Main Street Inn rehab rezoning postponed

tbarton@islandpacket.comJanuary 21, 2014 

The entrance to the former Main Street Inn & Spa on Hilton Head Island.


A plan to turn a boutique hotel on Hilton Head Island into a treatment center for those suffering from addiction and depression has been postponed.

The Main Street Inn & Spa representatives asked that the matter be tabled for two weeks so they can address concerns by some nearby residents and businesses who fear the rehab center will attract drug dealers and the mentally disturbed.

Town Council largely dismissed those concerns Jan. 7, voting 6-0, with Lee Edwards absent, to recommend the property be rezoned to allow the change.

Councilman Bill Harkins, who represents the area, and Mayor Drew Laughlin said the center addresses an under-served area of island health care services.

The rezoning requires a second vote by council for final approval, which was scheduled for Tuesday. Instead, council will revisit the issue Feb. 4, after an informational meeting by the Hilton Head Plantation Property Owners Association at 10 a.m. Jan. 29 at the Plantation House.

The association offered to hold the meeting "to air the issue and to give the prospective owners of the proposed facility the opportunity to provide firsthand information and answer questions," according to an email Tuesday from the association to residents. Town Council, plantation residents and Main Street merchants are invited.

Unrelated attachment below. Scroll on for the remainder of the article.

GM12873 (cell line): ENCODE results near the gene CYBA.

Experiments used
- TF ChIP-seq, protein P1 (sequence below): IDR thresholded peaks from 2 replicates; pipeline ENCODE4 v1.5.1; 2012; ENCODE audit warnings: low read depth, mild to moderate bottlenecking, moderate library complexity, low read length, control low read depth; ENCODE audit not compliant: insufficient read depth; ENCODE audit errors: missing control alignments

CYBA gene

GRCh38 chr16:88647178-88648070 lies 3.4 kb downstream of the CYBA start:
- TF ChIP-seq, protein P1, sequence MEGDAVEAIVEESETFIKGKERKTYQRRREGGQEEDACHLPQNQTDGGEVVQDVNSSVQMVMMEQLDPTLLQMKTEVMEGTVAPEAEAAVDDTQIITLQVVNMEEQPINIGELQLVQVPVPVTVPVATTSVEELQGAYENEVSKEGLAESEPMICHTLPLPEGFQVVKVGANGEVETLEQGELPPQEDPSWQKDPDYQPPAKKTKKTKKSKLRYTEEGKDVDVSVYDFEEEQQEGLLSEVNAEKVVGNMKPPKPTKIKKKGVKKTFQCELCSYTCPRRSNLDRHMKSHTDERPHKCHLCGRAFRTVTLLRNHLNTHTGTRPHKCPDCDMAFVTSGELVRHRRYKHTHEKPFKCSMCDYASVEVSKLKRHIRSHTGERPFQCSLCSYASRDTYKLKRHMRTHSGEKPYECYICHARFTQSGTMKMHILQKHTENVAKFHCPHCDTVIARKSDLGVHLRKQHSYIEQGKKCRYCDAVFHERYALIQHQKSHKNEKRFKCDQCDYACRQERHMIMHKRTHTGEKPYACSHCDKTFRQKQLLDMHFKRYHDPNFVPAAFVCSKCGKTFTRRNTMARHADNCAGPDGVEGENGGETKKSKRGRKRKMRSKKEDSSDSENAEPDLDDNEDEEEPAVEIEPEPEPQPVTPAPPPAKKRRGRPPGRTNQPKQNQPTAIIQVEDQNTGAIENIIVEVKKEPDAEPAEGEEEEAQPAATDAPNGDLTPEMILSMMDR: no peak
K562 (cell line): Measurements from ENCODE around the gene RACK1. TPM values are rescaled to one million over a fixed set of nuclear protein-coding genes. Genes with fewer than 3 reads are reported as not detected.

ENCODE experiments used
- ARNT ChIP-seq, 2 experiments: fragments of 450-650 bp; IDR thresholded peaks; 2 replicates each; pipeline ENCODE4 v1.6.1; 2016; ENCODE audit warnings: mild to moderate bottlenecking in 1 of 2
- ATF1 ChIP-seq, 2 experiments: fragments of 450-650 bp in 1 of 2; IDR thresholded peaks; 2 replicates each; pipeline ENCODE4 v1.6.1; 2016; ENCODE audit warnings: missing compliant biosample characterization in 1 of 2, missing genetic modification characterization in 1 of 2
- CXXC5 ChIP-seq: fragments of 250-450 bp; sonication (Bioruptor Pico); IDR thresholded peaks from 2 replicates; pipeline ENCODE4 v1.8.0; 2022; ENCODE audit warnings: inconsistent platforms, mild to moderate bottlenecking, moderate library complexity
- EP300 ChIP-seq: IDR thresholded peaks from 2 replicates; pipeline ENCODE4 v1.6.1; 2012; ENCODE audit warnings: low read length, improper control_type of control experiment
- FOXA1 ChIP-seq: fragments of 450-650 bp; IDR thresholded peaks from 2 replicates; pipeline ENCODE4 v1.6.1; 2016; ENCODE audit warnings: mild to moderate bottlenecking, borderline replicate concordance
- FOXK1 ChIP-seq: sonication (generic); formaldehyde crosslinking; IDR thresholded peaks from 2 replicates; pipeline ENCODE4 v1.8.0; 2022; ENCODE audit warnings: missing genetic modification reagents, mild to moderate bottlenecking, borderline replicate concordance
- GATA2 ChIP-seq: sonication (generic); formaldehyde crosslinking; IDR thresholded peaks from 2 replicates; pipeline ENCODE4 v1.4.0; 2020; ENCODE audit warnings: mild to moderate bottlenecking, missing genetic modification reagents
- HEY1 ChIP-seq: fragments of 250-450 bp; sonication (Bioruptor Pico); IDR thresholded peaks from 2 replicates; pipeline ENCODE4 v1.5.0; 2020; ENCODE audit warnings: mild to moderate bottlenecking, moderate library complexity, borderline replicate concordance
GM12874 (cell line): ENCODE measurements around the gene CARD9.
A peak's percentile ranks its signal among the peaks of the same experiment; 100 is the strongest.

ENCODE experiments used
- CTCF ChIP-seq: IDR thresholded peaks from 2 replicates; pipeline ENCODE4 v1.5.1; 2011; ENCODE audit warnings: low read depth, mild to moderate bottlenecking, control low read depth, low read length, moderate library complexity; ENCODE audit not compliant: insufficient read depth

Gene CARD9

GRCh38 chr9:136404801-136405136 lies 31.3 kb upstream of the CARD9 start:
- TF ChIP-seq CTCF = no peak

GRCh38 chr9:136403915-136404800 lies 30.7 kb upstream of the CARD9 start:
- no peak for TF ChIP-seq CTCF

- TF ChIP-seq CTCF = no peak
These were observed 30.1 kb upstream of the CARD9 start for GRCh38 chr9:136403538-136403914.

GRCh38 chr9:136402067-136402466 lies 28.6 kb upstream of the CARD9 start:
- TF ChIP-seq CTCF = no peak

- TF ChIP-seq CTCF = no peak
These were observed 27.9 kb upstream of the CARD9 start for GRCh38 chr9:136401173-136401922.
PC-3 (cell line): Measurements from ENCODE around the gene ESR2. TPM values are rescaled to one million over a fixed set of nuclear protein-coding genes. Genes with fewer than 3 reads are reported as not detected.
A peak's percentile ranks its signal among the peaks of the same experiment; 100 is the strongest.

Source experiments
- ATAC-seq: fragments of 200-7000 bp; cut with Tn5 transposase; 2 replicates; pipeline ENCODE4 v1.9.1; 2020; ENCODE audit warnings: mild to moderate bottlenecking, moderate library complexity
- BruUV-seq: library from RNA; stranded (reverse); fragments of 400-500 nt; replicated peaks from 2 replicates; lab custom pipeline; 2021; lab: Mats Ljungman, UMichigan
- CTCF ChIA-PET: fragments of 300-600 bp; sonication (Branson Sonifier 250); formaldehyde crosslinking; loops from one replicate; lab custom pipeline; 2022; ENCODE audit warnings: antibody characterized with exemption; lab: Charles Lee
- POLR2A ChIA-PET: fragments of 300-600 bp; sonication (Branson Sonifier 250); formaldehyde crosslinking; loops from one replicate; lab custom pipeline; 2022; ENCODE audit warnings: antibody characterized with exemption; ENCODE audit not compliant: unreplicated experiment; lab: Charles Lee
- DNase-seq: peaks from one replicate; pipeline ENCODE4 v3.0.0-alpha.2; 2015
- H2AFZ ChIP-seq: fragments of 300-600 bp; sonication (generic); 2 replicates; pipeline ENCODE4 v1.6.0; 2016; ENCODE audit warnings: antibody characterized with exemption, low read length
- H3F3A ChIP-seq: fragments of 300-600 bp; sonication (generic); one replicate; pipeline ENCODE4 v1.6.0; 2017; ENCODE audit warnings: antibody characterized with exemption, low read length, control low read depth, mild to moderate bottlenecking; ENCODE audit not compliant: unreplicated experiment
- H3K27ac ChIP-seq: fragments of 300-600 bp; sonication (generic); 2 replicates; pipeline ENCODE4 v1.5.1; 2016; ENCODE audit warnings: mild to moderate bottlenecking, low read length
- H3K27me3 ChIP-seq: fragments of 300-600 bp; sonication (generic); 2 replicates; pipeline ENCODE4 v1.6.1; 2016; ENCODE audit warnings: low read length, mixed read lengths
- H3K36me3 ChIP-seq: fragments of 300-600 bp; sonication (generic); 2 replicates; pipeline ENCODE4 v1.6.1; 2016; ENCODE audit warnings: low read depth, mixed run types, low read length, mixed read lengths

The rezoning would allow clinical services -- including diagnosis, treatment and rehabilitation for drug and alcohol dependency -- and mental health services for nonviolent patients. Treatment is voluntary and would include overnight lodging, according to town staff.

The facility could not treat people serving jail sentences, recently released prison inmates or parolees, or those who require court-ordered therapy, senior town planner Jayme Lopko has said.

The center would be operated by Sunspire Health, owned by Behavioral Health Solutions, which operates several such facilities across the U.S.

Michael Gillis, chief operating officer for Sunspire Health, said the center would cater to "middle- and upper-middle-class" patients who can afford treatment, either on their own at a cost of $18,000 or through their health insurance. Typical stays are 30 to 90 days and involve group and individual therapy, as well as treatment for depression, anxiety and trauma -- symptoms that can drive someone to substance abuse, Gillis said Tuesday.

The center would blend professional treatment from trained staff with a 12-step recovery model, he said.

"Each patient will receive an individualized treatment plan with active family involvement in an inpatient setting," Gillis said.

The center would not serve the indigent or those suffering from chronic mental illness, he said.

"We run a very tight ship," Gillis said. "We are very discreet and so are our patients. The people we serve are very concerned about their privacy, keeping their anonymity and focusing on their treatment. ... We want to be a good neighbor and integrate well into the community.

"We chose Hilton Head because the same things that make it appealing as a tourist destination are the same reasons for someone looking for a treatment center."

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